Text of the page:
Cyclists - How Can Motorists Keep Them Safe
In the never ending battle for space on Britain’s highways one particular group is at the focus of more controversy than any other. We are of course are referring to cyclists.
Cyclists have almost become the de facto road user everyone loves to hate in recent years, occupying some sort of grey area between pedestrian and motorist. Whenever an initiative is launched to improve cyclist safety it is usually met with derision and anecdotes of maniac cyclists running roughshod over the rules of the road.
That’s not to say those incidents didn’t happen, as wherever there are cyclists there will be good ones and bad ones – but that goes for all road users. You only tend to notice something if it’s out of the ordinary, but that doesn’t seem to matter.
Pedestrians don’t want them on the sidewalks (and legally they can’t be unless it’s a cycle path) and motorists don’t want them on the road and consider both their vulnerability and their unpredictability a major hazard.
Whilst a motorist is no more predictable, cars are equipped with brake lights and indicators. Plus the movement of a car is far more pronounced and easier to interpret.
A lot of people are of the opinion that cyclists should be licensed and registered in the same way motorists are so they can be held fully accountable in the event of an accident.
But the reality is fatalities and serious injuries caused by cyclists are extremely rare, to the point where it’s not worth the money needed to enforce such a system.
Police forces themselves have stated that cyclists do not cause them much trouble and do not warrant a high level of effort in terms of monitoring, regulation and punishment.
Vehicles however are very large, very heavy, and very dangerous objects when not operated with due care and attention. It is they who are the special cases when it comes to using the roads - most road traffic laws and safety considerations are actually there to govern them, not non-motorists.
Under current UK law pedestrians, horse riders and cyclists have absolute right to use the road whereas vehicles have a licensed right - it’s something a lot of motorists tend to forget.
Not all cyclists are without blame and new offences are being considered to introduce a legal punishment to tackle those guilty of dangerous cycling.
Death by Dangerous Cycling could be a necessary law to protect primarily pedestrians, but also drivers by encouraging cyclists to obey traffic laws and not cause avoidable accidents.
According to the Department of Transport’s latest full year statistics for 2015, cycling is dangerous.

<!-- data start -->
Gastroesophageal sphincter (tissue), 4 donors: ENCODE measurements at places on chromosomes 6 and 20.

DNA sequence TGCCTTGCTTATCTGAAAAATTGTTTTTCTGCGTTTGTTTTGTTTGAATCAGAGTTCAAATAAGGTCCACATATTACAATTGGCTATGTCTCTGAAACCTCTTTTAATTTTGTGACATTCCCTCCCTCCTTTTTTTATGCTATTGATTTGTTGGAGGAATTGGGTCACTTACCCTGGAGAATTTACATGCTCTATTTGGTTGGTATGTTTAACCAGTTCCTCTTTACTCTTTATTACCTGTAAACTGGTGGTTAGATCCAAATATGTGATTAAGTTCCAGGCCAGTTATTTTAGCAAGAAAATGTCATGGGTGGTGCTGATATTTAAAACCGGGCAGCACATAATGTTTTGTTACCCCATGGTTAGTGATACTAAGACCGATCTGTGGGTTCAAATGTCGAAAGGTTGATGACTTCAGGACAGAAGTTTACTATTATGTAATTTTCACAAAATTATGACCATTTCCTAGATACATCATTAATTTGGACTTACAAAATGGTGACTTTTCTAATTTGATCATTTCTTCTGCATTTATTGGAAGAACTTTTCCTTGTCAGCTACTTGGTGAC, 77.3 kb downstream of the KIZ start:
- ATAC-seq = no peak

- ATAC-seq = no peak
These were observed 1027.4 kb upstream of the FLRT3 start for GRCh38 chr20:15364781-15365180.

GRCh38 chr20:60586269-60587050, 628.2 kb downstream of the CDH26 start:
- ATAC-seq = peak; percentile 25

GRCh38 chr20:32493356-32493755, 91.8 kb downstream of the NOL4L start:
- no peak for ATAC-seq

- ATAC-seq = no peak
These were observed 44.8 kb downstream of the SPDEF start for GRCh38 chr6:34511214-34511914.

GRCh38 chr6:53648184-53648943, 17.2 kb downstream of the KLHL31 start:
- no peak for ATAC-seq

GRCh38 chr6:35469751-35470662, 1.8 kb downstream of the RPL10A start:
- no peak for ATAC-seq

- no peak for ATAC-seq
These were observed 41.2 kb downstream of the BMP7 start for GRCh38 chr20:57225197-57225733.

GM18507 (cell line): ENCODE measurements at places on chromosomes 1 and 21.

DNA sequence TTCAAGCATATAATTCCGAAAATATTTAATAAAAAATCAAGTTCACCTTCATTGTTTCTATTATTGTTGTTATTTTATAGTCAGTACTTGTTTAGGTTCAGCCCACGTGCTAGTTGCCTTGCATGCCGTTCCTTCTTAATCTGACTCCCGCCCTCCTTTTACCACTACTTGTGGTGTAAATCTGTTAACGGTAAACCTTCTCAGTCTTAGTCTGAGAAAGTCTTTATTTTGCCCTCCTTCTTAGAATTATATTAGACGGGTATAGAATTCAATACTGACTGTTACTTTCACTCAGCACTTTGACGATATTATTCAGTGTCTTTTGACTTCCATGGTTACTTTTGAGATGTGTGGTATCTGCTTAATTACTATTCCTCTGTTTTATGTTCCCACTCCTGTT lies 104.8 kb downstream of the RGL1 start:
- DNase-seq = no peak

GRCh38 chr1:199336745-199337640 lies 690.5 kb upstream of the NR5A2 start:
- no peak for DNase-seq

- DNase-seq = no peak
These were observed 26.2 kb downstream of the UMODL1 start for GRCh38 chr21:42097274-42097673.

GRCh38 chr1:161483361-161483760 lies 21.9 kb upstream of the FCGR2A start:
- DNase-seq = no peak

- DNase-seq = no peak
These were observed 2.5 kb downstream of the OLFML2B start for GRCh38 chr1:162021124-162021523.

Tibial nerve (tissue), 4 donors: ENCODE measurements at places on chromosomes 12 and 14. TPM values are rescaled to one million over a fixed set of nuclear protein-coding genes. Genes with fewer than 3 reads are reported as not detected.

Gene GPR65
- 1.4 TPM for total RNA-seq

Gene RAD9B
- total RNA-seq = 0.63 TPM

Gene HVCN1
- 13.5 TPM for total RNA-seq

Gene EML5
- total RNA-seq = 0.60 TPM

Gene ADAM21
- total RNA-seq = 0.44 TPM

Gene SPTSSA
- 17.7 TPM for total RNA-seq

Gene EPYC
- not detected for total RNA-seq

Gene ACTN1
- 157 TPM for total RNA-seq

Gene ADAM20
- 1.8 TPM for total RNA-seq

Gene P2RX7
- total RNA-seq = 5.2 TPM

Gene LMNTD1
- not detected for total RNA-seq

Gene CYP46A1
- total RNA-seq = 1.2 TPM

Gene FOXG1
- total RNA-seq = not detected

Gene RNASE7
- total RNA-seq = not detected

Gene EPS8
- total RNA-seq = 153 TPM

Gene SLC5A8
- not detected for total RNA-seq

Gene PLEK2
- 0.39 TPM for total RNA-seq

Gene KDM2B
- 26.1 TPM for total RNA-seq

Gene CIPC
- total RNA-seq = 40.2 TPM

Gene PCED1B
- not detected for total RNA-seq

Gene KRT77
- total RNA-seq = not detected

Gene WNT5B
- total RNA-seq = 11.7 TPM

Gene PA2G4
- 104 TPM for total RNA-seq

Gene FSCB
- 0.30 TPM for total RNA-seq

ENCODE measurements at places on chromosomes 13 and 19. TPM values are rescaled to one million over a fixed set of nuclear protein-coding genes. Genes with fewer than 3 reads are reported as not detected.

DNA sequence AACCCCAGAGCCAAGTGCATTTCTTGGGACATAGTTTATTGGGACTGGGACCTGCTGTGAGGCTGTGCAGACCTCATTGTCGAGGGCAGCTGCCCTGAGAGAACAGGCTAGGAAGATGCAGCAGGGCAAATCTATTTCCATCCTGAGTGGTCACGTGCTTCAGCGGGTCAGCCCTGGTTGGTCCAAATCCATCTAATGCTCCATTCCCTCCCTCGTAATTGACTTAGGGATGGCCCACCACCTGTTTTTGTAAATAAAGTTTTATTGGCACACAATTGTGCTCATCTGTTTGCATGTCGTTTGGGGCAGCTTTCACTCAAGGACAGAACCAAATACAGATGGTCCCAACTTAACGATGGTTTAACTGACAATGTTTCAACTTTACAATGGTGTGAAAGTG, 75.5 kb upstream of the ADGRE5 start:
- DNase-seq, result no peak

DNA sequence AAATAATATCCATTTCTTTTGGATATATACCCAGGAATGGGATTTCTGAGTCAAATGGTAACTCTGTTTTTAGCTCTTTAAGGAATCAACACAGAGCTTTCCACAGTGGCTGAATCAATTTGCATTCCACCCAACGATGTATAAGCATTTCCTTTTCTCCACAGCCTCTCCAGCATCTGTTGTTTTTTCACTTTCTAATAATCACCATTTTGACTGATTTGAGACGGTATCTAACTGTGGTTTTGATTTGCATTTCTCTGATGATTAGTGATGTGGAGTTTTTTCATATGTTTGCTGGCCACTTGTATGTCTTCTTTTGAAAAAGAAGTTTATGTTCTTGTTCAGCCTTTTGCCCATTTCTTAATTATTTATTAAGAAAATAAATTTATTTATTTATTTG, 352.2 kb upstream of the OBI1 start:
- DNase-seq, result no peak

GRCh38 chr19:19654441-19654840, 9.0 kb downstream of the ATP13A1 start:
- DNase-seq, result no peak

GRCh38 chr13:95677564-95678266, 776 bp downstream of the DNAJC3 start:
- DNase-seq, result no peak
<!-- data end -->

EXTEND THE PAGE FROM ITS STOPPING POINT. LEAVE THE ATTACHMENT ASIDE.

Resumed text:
100 people travelling by bike lost their lives over the course of the year representing 6% of the 1,730 total fatalities. Perhaps misleadingly, passenger vehicles accounted for over 43% with 754 deaths.
But when looked at the number of deaths by distance travelled the numbers reverse and we see a clearer picture – cyclists suffer almost 31 deaths per billion miles travelled compared with less than two deaths for passenger vehicles.
One conclusion some might immediately jump to is that cyclists will naturally suffer a higher death rate as they occupy the same space as vehicles without the same levels of protection - only that pedestrians suffer even worse despite not being true road users at all. Almost 36 deaths for every billion miles walked.
However, the most dangerous form of travel without question is by motorbike with a staggering 122 deaths per billion miles. Having all the vulnerabilities of a push bike but travelling at high speed makes for a dangerous combination.
A HEALTHY ALTERNATIVE
What’s sad is that in spite of the risks, the effect cycling has on the health and life expectancy of the population is extremely beneficial. So beneficial in fact that the amount of ‘life’ gained is approximated to be 20 times of that potentially lost through injury.
With regular cycling you could add two years to your life span, enjoy a fitness level 10 years younger than your actual age, and would take one less day off work through illness per year. Not insignificant gains.
WHAT WE CAN DO
The reality of Britain’s road network (for one) is that it’s very overcrowded. Many roads are inadequate for the volume of traffic they handle and are often very narrow.
This makes it very difficult to implement systems to segregate road users where it is needed most which puts more responsibility onto the shoulders of the road users themselves - we all just have to try to get along.
The following are the most common types of collision involving a cyclist; by familiarising yourself with them you can try to avoid similar situations yourself:
Motorist emerging into path of cyclist
Motorist turning across path of cyclist
Cyclist riding into path of a motor vehicle, often riding off a pavement
Cyclist and motorist going head-to-head
Cyclist turning right from a major road and from a minor road
Child cyclist playing or riding too fast.
The THINK! Campaign also has a simple set of safety tips for both driver and cyclist to help make each other more aware of what to look out for:
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